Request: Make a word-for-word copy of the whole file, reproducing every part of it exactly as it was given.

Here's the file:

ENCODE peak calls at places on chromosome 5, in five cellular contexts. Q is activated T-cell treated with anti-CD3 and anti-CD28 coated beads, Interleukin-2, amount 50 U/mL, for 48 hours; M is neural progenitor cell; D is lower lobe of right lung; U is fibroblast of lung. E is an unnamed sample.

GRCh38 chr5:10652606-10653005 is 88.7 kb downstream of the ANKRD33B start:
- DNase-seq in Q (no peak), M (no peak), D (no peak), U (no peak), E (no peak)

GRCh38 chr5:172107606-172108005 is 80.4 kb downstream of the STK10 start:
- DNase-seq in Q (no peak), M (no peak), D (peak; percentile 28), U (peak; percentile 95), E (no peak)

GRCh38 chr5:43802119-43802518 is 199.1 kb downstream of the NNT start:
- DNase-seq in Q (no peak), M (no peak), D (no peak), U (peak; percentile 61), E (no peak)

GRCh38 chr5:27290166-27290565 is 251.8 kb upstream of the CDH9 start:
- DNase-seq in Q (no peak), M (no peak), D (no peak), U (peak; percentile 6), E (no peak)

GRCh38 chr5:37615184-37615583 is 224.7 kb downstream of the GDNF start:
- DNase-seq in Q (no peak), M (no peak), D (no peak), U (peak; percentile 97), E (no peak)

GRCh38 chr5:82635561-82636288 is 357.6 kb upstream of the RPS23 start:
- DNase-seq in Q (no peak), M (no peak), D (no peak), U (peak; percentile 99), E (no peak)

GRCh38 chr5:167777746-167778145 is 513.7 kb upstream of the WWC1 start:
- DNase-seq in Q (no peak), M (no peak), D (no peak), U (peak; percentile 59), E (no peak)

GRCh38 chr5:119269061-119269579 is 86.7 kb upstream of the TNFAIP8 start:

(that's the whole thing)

ENCODE peak calls at places on chromosome 5, in five cellular contexts. Q is activated T-cell treated with anti-CD3 and anti-CD28 coated beads, Interleukin-2, amount 50 U/mL, for 48 hours; M is neural progenitor cell; D is lower lobe of right lung; U is fibroblast of lung. E is an unnamed sample.

GRCh38 chr5:10652606-10653005 is 88.7 kb downstream of the ANKRD33B start:
- DNase-seq in Q (no peak), M (no peak), D (no peak), U (no peak), E (no peak)

GRCh38 chr5:172107606-172108005 is 80.4 kb downstream of the STK10 start:
- DNase-seq in Q (no peak), M (no peak), D (peak; percentile 28), U (peak; percentile 95), E (no peak)

GRCh38 chr5:43802119-43802518 is 199.1 kb downstream of the NNT start:
- DNase-seq in Q (no peak), M (no peak), D (no peak), U (peak; percentile 61), E (no peak)

GRCh38 chr5:27290166-27290565 is 251.8 kb upstream of the CDH9 start:
- DNase-seq in Q (no peak), M (no peak), D (no peak), U (peak; percentile 6), E (no peak)

GRCh38 chr5:37615184-37615583 is 224.7 kb downstream of the GDNF start:
- DNase-seq in Q (no peak), M (no peak), D (no peak), U (peak; percentile 97), E (no peak)

GRCh38 chr5:82635561-82636288 is 357.6 kb upstream of the RPS23 start:
- DNase-seq in Q (no peak), M (no peak), D (no peak), U (peak; percentile 99), E (no peak)

GRCh38 chr5:167777746-167778145 is 513.7 kb upstream of the WWC1 start:
- DNase-seq in Q (no peak), M (no peak), D (no peak), U (peak; percentile 59), E (no peak)

GRCh38 chr5:119269061-119269579 is 86.7 kb upstream of the TNFAIP8 start: